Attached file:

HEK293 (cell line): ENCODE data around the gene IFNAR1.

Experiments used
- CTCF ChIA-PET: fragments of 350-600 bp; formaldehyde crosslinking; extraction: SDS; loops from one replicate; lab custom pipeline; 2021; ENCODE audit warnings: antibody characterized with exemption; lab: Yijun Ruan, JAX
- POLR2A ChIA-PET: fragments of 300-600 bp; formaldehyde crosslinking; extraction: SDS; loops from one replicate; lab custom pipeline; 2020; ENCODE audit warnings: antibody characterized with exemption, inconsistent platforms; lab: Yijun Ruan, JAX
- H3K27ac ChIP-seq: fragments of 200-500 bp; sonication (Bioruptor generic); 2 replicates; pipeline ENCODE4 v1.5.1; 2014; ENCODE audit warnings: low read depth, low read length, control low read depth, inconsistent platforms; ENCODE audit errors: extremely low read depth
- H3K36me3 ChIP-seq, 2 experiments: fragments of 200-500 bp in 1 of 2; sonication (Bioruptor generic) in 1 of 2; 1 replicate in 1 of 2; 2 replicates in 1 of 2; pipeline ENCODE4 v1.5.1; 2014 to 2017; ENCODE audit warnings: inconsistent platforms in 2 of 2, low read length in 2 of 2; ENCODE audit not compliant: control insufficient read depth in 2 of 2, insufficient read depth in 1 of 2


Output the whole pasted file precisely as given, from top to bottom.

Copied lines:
HEK293 (cell line): ENCODE data around the gene IFNAR1.

Experiments used
- CTCF ChIA-PET: fragments of 350-600 bp; formaldehyde crosslinking; extraction: SDS; loops from one replicate; lab custom pipeline; 2021; ENCODE audit warnings: antibody characterized with exemption; lab: Yijun Ruan, JAX
- POLR2A ChIA-PET: fragments of 300-600 bp; formaldehyde crosslinking; extraction: SDS; loops from one replicate; lab custom pipeline; 2020; ENCODE audit warnings: antibody characterized with exemption, inconsistent platforms; lab: Yijun Ruan, JAX
- H3K27ac ChIP-seq: fragments of 200-500 bp; sonication (Bioruptor generic); 2 replicates; pipeline ENCODE4 v1.5.1; 2014; ENCODE audit warnings: low read depth, low read length, control low read depth, inconsistent platforms; ENCODE audit errors: extremely low read depth
- H3K36me3 ChIP-seq, 2 experiments: fragments of 200-500 bp in 1 of 2; sonication (Bioruptor generic) in 1 of 2; 1 replicate in 1 of 2; 2 replicates in 1 of 2; pipeline ENCODE4 v1.5.1; 2014 to 2017; ENCODE audit warnings: inconsistent platforms in 2 of 2, low read length in 2 of 2; ENCODE audit not compliant: control insufficient read depth in 2 of 2, insufficient read depth in 1 of 2